Canyon mine exploration. Image credit:Robert Tohe
Stacey Hamburg remembers the day in the fall of 2007 when she was cruising up Arizona's Route 64 toward the South Rim of the Grand Canyon and saw a helicopter flying low and slow, back and forth just above the tops of pinon trees. "This helicopter was not out tracking antelope, but was scouting for uranium," she told me. Stacey is the conservation organizer for the Sierra Club's Grand Canyon Protection Campaign.
There's a Uranium Rush going on and it's threatening one of this country's greatest treasures. In 2003 there were just 10 uranium-mining claims within five miles of the Grand Canyon; now there are 1,100 and thousands more beyond the five-mile mark. I think this map tells the story pretty well.
We're concerned that if these mines come to fruition and uranium enters the main aquifer for the Canyon and the Colorado River, it could destroy a national landmark, hit Native American communities, devastate local tourism — which produces $647 million for the economy each year — and possibly contaminate the primary water sources for nearly 30 million people. That's why we're asking people to contact Congress and support a bill protecting the area from mining; more than 43,500 people have taken action so far.
I was interested to see that National Geographic Traveler magazine and the Christian Science Monitor recently wrote about the abandoned Orphan Mine on the rim of the canyon, where radiation levels have been recorded at 450 times higher than what's considered safe. A warning sign lets backpackers know that they shouldn't drink the water from drainages below the mine.
That's what we're talking about, folks.
The path to protection.
Arizona Rep. RaÃºl Grijalva has been leading the fight in Congress to get permanent federal protection for these lands from future mining efforts. In January he reintroduced the Grand Canyon Protection Act, prohibiting new uranium claims, exploration, and resulting mining across 1 million acres of public-lands watersheds surrounding Grand Canyon National Park. The lands protected by the bill — the Tusayan Ranger District of the Kaibab National Forest south of the Canyon, the Kanab Creek watershed north of the Park, and House Rock Valley, between Grand Canyon National Park and Vermilion Cliffs National Monument — are the last remaining public lands surrounding Grand Canyon National Park not protected from new uranium development.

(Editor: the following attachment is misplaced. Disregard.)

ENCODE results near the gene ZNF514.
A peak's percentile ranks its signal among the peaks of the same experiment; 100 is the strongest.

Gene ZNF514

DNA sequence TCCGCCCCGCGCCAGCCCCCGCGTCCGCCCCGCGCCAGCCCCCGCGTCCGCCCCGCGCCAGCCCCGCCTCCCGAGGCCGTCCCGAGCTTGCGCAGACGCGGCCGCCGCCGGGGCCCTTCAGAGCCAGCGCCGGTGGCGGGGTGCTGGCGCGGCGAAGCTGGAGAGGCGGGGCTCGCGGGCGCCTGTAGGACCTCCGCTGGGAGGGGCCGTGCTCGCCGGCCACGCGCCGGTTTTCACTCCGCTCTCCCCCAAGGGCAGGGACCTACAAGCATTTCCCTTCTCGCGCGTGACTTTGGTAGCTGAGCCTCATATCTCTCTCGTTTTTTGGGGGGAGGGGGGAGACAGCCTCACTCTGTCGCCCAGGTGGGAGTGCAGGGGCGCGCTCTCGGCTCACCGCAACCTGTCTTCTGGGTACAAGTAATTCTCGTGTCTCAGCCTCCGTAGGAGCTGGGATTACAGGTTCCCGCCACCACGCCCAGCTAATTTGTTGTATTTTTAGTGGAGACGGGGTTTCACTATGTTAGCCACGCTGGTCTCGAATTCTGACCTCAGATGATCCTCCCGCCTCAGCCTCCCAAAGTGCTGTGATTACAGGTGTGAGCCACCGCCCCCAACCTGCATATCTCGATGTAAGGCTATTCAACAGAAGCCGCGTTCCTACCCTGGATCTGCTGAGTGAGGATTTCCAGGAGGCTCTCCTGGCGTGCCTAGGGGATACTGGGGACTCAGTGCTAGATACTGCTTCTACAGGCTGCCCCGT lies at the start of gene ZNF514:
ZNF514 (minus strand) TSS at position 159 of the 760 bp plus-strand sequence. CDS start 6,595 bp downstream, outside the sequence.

"Fortunately, there's widespread support from the public as well as political leaders throughout the Southwest for protection of the Grand Canyon and the Colorado River.," according to Stacey, who lives and breathes this issue. "All tribal governments in northern Arizona have banned uranium mining on their lands and are opposing renewed mining near the Grand Canyon. "
Concerns about resulting radiological and heavy-metal contamination of surface and groundwater discharging into Grand Canyon National Park and the Colorado River have been expressed by former Arizona Governor Janet Napolitano, the L.A. Water District, the Southern Nevada Water Authority, the Arizona Game and Fish Department, the Navajo, Hopi, Havasupai, Hualapai, and Kaibab Piute Nations, and Coconino County. Stacey told me that in Navajo, uranium is called Leetso, or "Yellow
"Uranium was mined on Navajo Territory for over fifty years and the impacts are still felt.," she said. "Thousands of workers have suffered from diseases associated with uranium exposure and the land is still dotted with contaminated tailings and hundreds of abandoned mines. Those living on the Navajo nation are still at risk from mining claims adjacent to Navajo territory. Just as in the 1980s, the Havasupai tribe is committed to fighting uranium mining near the canyon."
You can help. Please take just a few minutes and let your member of Congress know that you support protection for the Grand Canyon from uranium mining. And tell a friend.
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